Tastes bottles

Published on February 12th, 2015 | by Greg


Valentine’s Day Spirits And Academy Awards Wine!

We passed Groundhog Day without much celebration this year- perhaps because of the bad news that was delivered. But in between the cold sleet and winter snowstorms, we’ve been preparing for other holidays. You can’t keep New York City down for long, and we’re ready for this romantic weekend, even if we have to walk on ice to enjoy it. It’s not long, either, until the big Oscar viewing parties, and we’re getting our liquor cabinets, cocktail menus, and wine lists ready.

Let’s start with the top of the shelf, and Santa Fe Spirits Colkegan Mesquite Smoked Single Malt Whiskey. American bourbons are justly famed, but whiskey is often associated with Ireland rather than New Mexico, and Scotch must actually come from Scotland to be granted the name. We’re happy to say that we’ve found one that will definitely impress, and not just because it channels a bit of the highlands with a uniquely American twist. It’s great on its own terms, 51% malted barely that’s spent a minimum of two years in charred new and used American oak barrels.

You’ll notice quite a bit of peat, and plenty of the smoke you might expect from the name, but there is a nice heat and spice the balances it out. Less sweet and vanilla, not too floral or fruity, with just a hint of an herbal undertone. It’s fairly balanced- not the sort that will burn for hours but with a solid finish. The color is a nice amber, and this handcrafted 92 proofer is sure to impress any aficionado of dark spirits with character- like your special someone. Santa Fe also makes gin, vodka, and an apple brandy, but we’ll stick with our single malt. $50 for 750 mL, $30 for 375 mL.

If a nice bottle of red is more your style, we suggest that you save space in the wine rack for the Francis Ford Coppola Director’s Cut 2012 Dry Creek Zinfandel. We have a tradition that started back when we were based in San Francisco, and found the ideal theme beverage for the Oscars: a wine with a filmmaker’s heritage. We’ve tasted many of their vintages and varietals, and are always impressed by the value proposition- not only are the labels fun, the name immediately recognizable, and the prices fair, but the wines themselves are usually pretty elegant. This year’s Zin was no exception, 90-point Robert Parker rated and earning a Platinum 94 points at the Critics Challenge Wine Competition.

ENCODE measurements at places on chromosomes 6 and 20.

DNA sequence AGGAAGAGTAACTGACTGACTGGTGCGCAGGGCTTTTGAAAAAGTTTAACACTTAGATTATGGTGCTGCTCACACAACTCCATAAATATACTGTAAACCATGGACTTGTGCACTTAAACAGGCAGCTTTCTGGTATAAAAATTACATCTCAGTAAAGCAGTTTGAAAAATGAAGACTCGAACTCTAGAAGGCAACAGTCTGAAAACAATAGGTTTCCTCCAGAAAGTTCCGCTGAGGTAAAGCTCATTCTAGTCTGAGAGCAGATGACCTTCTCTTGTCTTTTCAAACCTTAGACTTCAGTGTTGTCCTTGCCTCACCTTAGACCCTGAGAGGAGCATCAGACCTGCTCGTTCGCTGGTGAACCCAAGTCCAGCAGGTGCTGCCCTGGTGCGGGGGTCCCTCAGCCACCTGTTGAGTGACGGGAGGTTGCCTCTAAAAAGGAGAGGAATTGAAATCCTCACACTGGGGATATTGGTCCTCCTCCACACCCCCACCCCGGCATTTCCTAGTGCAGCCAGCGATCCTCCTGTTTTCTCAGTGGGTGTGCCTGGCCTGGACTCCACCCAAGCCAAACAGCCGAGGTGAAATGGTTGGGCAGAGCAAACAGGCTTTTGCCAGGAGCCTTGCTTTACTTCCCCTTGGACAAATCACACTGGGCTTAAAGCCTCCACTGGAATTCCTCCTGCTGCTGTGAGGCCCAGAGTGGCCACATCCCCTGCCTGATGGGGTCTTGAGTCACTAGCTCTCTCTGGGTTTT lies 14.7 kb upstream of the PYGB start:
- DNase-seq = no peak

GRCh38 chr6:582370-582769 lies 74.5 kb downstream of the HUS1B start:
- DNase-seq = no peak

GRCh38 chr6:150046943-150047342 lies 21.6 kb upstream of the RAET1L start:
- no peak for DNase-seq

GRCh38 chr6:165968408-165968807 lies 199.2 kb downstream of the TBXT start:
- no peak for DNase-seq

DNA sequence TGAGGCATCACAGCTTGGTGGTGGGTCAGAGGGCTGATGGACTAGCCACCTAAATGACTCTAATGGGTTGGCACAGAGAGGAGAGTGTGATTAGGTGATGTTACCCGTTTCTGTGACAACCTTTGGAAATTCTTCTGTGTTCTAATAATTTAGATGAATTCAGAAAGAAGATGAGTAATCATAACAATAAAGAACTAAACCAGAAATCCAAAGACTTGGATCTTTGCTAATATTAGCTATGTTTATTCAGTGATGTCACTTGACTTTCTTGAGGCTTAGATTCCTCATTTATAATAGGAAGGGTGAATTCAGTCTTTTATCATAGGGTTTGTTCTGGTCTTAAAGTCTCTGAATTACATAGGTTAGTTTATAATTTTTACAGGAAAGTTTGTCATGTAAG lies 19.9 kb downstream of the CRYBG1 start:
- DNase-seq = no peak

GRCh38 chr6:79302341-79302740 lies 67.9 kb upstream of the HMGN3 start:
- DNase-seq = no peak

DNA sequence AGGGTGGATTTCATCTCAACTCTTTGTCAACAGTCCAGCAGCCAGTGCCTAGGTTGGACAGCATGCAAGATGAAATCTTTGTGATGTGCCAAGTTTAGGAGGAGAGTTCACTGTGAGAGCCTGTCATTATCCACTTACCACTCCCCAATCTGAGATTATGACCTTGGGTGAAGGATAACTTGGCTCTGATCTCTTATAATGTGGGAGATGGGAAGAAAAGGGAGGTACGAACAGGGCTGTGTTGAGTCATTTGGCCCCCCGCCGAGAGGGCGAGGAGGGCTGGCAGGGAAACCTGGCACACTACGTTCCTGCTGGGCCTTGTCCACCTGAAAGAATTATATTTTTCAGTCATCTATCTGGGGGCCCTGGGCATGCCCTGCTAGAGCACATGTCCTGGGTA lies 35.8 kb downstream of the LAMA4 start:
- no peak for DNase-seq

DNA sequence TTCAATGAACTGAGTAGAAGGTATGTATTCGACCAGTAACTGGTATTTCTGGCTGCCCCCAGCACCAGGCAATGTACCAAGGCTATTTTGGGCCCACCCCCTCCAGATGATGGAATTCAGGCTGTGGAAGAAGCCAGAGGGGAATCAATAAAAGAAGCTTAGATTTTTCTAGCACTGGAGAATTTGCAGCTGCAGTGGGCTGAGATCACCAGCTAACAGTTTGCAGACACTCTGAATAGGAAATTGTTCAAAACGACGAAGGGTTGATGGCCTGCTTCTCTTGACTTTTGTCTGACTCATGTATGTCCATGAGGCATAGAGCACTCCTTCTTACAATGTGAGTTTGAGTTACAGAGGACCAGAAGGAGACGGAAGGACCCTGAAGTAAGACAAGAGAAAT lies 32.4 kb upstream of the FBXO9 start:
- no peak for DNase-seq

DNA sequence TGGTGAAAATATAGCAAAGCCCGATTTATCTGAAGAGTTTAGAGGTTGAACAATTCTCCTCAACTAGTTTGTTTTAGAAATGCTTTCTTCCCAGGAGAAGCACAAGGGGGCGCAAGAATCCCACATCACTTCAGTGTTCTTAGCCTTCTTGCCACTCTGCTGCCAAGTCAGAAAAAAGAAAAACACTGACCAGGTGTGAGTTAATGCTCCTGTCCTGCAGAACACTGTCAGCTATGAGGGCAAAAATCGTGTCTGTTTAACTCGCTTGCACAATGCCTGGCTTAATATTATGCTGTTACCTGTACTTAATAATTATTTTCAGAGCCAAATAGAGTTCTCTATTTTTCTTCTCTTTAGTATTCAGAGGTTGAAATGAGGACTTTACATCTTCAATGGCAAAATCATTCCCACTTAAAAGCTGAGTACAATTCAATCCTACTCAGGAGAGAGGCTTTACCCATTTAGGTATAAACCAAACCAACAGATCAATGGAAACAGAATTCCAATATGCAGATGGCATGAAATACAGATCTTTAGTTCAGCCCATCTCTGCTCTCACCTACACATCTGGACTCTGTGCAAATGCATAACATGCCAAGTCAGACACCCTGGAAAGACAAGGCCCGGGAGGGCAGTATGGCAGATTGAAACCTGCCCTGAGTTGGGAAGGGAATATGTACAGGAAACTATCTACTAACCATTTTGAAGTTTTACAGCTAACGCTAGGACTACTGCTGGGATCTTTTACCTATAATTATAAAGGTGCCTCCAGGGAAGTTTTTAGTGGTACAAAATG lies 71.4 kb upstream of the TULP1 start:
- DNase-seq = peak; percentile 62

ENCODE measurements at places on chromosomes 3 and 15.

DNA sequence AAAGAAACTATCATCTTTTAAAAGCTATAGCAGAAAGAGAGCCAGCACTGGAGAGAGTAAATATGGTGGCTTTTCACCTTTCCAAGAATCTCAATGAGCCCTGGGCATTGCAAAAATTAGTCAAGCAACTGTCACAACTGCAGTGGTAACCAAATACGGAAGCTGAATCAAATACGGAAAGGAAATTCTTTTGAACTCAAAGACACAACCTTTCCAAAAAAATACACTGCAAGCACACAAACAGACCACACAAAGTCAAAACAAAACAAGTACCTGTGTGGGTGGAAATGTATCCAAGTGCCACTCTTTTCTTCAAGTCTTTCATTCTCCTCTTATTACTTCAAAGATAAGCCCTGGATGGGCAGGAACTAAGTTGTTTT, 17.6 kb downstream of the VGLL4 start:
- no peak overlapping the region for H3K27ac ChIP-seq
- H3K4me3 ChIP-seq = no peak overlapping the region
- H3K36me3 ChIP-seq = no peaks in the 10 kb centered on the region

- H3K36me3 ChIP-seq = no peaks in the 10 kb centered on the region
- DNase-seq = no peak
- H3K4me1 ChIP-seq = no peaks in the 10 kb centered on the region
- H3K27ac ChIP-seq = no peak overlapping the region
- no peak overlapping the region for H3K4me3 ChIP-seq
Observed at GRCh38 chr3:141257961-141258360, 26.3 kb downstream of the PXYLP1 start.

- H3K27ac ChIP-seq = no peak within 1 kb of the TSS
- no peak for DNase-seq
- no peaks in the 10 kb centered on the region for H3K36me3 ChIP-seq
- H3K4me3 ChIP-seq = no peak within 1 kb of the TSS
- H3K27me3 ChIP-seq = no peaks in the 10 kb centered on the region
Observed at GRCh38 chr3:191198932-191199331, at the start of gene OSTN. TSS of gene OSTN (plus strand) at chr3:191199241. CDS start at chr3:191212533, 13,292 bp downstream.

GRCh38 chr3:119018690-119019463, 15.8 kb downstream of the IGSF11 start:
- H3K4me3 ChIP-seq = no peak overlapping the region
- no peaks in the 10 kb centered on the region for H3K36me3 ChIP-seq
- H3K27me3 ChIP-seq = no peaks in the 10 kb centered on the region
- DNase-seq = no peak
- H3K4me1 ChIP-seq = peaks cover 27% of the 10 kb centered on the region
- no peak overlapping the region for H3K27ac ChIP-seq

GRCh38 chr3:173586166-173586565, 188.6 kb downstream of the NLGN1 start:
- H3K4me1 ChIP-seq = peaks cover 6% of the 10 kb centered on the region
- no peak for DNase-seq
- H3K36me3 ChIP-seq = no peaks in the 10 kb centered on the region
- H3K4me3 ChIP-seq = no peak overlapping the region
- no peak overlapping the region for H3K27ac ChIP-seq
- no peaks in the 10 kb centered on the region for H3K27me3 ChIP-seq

We liked the addition of Petite Syrah, which adds some body. Aged in French and American oak, the official tasting notes mention velvety palate with a bouquet of blackberries, raspberries, clove and pepper followed by succulent flavors of cherries, mixed berries and mocha. We liked the traditional Sonoma zinfandel zippiness, concentrated flavor, and and slightly warm mouthfeel that made pairing with food pretty easy. At $27 a bottle, this delicious wine brings a bit of California to liven up your party, even if you don’t have a red carpet.

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About the Author

Greg dreamed up the idea for the Truly Network while living in Hawaii, which began with a single site called TrulyObscure. In 2010, when advertisers and readers were requesting coverage beyond the scope of that site, TrulyNet was launched, reaching a broader audience over a variety of niche sites. Formerly the head technology correspondent for the Des Moines Register at age 16, he has since lived and worked in five states and two countries, helping a list of organizations and companies that includes the United States Census Bureau, TripAdvisor, Events Photo Group, Berlitz, and Computer Geeks. He also served as the Content Strategy Manager for HearPlanet, a multi-platform app that has reached over a million users and has been featured in the New York Times, Hemispheres Magazine, National Geographic Adventure, Fox Business News, PC Magazine, and even Apple’s own iPhone ads. Greg has written as a restaurant critic and feature journalist for a number of national and international publications, including City Weekend Magazine, Red Egg Magazine, the Newton Daily News, Capital Change Magazine, and an arm of China Daily, Beijing Weekend. In addition, he has served as a consulting editor for the Foreign Language Press of Beijing, as well as a writer and editor for the George Washington University Hatchet, the school newspaper of his alma mater. Originally from Iowa, Greg is currently living in the West Village of Manhattan.

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